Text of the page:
The original hotel at Jones Falls was built in 1849 by Bernard O’Neal. Thomas Kenney built the present hotel in 1888 after his first inn burnt. With balconies and open railings, its character is reminiscent of many turn-of-the-century resorts. Cottage styling and trim are still evident to-day from the 1910 renovations when the third storey was added. Presidents of the United States have been among the many who found friendly leisure and fishing lure at Hotel Kenney. Walk across the bridge to the great staircase of locks, the second highest lock gates in the world when they were built in the 1820s. Turn right to the Parks Canada Info Centre to study the site map, to find more information and to explore further this amazing site.
5. Blacksmith Shop, Jones Falls
Between 1841 and 1843, smithies were constructed at many of the lock stations to provide essential items of black metal for the Canal. The Blacksmith Shop is open and active during scheduled hours in the summer.
6. Lockmaster’s House, Jones Falls
The British Ordinance Department constructed this defensible lockmaster’s house in 1841 of stone quarried locally. Now a museum, the Lockmaster’s House contains many items from the time of Peter Sweeney, the first and legendary lockmaster here at Jones. The Lockmaster’s House is open for guided tours during scheduled hours in the summer.
7. Great Arched Dam, Jones Falls
This 19 m. (62 ft.) high, stone-arched dam was the largest in North America when constructed between the years 1829 and 1830. Its builder, John Redpath put the strength of the Roman arch on horizontal plane to hold back the water of Sand Lake, one of a series of slack-water basins that Col. By and his Royal Engineers made from the complex and chaotic Cataraqui River System. Linked with the Rideau River, it made boat travel from Bytown (Ottawa) to Kingston possible. John Redpath went on to more fame and fortune in Montreal with stone masonry and sugar refinery.
Walk back to the parking lot. Turn left onto County Rd. #11. At 4.6 km., (GPS 44 33.16 N., 76 14.09 W.), turn right onto the Sand Lake Road toward Bush Rd. beneath a major power corridor that helps to keep the lights aglow in our national capital.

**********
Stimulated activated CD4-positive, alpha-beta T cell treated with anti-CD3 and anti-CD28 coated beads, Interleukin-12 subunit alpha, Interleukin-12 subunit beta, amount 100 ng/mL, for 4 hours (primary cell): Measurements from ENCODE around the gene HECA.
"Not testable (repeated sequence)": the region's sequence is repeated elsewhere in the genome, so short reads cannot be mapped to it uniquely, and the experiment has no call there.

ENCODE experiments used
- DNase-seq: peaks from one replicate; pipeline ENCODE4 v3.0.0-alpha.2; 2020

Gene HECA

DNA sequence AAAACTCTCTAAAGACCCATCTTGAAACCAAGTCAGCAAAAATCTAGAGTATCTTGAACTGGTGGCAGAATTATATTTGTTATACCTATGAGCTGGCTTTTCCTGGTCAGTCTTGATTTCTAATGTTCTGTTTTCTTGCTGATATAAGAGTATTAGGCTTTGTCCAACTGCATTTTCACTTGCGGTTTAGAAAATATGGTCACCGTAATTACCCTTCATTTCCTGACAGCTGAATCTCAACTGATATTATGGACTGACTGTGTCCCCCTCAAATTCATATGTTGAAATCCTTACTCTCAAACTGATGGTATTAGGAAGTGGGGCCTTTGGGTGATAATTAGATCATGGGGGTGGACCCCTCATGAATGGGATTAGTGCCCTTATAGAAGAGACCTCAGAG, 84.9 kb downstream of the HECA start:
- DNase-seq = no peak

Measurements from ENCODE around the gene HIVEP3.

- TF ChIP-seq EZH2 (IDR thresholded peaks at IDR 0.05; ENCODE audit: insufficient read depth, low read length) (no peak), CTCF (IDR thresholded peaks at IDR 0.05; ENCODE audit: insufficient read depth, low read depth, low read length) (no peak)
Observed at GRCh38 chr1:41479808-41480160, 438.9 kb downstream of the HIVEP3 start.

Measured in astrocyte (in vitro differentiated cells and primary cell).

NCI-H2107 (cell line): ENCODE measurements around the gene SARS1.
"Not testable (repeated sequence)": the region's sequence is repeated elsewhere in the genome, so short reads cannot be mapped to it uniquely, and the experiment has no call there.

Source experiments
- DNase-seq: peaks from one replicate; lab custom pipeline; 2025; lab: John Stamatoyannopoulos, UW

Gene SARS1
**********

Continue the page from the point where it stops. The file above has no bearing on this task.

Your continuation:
8. Pockrage Dancy House, 87 Sand Lake Road
Built c1858. The bricks of the lower storey are of a light brown and the upper storey bricks are red. Maybe it was because Mr. Dancy was very civic-minded that he donated land for the building of a local schoolhouse. Maybe it was because Mr. and Mrs. Dancy had a very large family that made their home in this cozy abode of brick.
At 8.6 km., (GPS 44 35.13 N., 76 13.24 W.), turn right onto Bush Rd. toward Hwy. #15. Notice the relatively flat landscape and rectangular fields on the sedimentary sandstone strata of the St. Lawrence Lowlands.
9. William Morris House, 484 Bush Road
Built c1850, this grand one-and-one-half storey farm house was masoned of fine local sandstone. Six-over-six windows and its front entrance with its original side lights have been restored to their original elegance.
At 10.2 km., (GPS 44 34.46 N., 76 12.42 W.), turn left onto Hwy. #15 toward Franks Rd.
10. William Sly House, 1903 Hwy. #15. (1846)
Cut stone lintels over the windows and doors add to this house’s simple elegance. Within 4 square kilometres, there are 7 one-and-one-half storey houses that have very similar characteristics, suggesting a common builder who had a popular architectural tune in his head. Master builders in lumber, brick or stone seldom carried rolls of architectural plans in the 1800s. John Johnston, master mason of Elgin could visualize his plans in 3-D.
At 12.5 km., (GPS 44 35.67 N., 76 12.42 W.), turn left onto Franks Rd. toward Bush Rd.
11. Justus Coon House, 212 Frank Road
Built in 1855, the original structure is the neoclassical section on the right. Its style manifests many of the characteristics of the majestic Colonial Revival homes of Virginia and Maryland. Its elegant verandah along the south and east sides promises sunlight in the cooler seasons and shade during the heat of summer, the perfect place for the poet’s perspective.
There are pioneer souls that blaze the paths where highways never ran. But let me live by the side of the road and be a friend to man. -Sam Walter Ross
At 13.9 km., (GPS 44 35.28 N., 76 13.39 W.), turn right onto Bush Rd. toward Davis Lock Rd.
12. Samuel Newman House, 122 Bush Road. (c1830)
This fine log home seems to have been moved to its present location and preserved with the original windows, doors and sleeping loft in tact.
At 15.5 km., (GPS 44 35.89 N., 76 14.12 W.), turn left onto the Davis Lock Rd. toward Davis Lock. Cross the very noticeable transition from sedimentary plain into Canadian Shield landscape, roads, forest and settlement.
13. Patrick Murphy House, 1026 Davis Lock Road. (1850)
This log house has been the continuous home for the Murphy and the Watters families. It is one of the very few second-stage pioneer homes still to be found locally. Originally there were inset chimneys on each gable between the first and second floor windows. The present owner has returned the exterior to the appearance of the period when it was constructed.
At 23.3 km., (GPS 44 33.82 N. 76 17.44 W.) stop at the Davis Lock parking lot. Walk over the Davis Lock Dam to one of the most picturesque and rustic lock stations of the Rideau Canal.
14. Lockmaster’s House, Davis Lock. (1842)